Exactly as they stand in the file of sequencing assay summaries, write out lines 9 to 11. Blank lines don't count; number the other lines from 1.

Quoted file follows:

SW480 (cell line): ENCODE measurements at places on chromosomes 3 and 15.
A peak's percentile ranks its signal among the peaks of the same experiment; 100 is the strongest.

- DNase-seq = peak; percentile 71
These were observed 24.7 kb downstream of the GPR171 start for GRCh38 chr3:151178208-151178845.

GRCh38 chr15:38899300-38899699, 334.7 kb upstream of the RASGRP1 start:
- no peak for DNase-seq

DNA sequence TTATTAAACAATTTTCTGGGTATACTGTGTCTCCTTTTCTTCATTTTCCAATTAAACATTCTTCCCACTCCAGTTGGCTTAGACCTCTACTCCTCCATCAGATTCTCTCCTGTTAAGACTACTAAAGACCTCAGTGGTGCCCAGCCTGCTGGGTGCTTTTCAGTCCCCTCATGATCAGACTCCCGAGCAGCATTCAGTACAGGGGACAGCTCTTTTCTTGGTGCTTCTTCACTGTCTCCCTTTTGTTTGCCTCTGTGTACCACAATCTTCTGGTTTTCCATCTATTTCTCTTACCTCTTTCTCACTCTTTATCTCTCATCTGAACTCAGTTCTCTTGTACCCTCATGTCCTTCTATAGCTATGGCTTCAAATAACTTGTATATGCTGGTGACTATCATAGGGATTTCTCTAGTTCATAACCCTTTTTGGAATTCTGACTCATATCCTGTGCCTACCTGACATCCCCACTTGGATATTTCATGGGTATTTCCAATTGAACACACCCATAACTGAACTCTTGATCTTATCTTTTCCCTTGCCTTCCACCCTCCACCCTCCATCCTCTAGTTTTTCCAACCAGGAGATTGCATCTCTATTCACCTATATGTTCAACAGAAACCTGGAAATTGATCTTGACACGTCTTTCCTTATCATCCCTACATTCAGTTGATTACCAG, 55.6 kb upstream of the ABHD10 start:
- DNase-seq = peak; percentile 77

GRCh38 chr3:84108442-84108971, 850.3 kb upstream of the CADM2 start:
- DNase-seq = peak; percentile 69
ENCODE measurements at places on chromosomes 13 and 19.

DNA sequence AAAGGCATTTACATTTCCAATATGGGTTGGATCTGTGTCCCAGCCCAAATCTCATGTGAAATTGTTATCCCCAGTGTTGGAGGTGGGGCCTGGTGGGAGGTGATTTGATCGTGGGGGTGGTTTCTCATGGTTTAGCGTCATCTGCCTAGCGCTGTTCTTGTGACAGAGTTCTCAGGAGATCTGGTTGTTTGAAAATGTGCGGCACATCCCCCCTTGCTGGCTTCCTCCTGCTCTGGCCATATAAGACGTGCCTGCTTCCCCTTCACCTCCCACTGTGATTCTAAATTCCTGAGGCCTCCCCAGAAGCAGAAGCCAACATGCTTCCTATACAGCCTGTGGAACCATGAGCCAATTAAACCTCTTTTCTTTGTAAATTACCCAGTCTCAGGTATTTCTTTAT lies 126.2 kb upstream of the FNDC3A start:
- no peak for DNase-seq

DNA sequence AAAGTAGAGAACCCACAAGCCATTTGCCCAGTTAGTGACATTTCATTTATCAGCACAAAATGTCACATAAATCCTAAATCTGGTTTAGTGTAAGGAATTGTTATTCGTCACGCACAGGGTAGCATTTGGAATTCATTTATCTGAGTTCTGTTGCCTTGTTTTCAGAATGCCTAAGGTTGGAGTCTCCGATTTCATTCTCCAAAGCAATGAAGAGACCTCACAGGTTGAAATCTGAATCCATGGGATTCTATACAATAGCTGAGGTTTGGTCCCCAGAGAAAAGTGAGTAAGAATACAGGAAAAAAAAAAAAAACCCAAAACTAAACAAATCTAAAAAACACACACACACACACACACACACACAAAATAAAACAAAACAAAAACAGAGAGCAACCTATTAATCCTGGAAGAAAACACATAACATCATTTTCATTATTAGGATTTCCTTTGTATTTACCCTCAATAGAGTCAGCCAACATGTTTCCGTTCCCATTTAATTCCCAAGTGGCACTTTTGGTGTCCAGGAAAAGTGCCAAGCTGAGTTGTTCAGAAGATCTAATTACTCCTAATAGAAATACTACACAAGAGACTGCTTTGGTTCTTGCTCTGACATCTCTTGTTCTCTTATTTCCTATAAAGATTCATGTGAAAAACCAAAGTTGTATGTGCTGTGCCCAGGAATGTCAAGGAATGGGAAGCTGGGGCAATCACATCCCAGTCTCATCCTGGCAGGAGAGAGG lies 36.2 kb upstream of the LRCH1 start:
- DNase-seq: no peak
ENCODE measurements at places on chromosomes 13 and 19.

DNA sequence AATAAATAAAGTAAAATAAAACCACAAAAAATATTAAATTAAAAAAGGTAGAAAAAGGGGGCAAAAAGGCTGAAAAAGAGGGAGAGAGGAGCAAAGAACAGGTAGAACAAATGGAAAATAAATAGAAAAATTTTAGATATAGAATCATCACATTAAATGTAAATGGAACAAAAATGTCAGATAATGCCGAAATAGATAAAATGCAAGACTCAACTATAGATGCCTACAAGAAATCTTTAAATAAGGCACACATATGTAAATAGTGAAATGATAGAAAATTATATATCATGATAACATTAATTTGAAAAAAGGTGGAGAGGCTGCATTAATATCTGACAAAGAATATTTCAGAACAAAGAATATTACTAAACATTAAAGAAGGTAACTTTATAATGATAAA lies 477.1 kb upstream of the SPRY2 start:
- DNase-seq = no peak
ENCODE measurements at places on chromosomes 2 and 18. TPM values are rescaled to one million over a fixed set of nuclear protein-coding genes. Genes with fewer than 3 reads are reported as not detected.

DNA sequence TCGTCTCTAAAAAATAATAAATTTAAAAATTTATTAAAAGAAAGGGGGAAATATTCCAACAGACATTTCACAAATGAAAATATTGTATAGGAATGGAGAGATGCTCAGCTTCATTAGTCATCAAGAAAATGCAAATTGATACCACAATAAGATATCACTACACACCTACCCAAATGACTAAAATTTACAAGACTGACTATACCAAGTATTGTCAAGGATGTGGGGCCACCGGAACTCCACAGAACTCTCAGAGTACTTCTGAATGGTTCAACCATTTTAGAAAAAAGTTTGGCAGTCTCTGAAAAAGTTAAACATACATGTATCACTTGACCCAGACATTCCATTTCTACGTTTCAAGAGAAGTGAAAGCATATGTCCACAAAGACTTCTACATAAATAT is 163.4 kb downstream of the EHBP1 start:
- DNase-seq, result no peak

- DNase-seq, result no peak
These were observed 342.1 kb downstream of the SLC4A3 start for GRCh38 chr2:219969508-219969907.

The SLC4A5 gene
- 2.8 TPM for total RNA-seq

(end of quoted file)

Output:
GRCh38 chr3:84108442-84108971, 850.3 kb upstream of the CADM2 start:
- DNase-seq = peak; percentile 69
ENCODE measurements at places on chromosomes 13 and 19.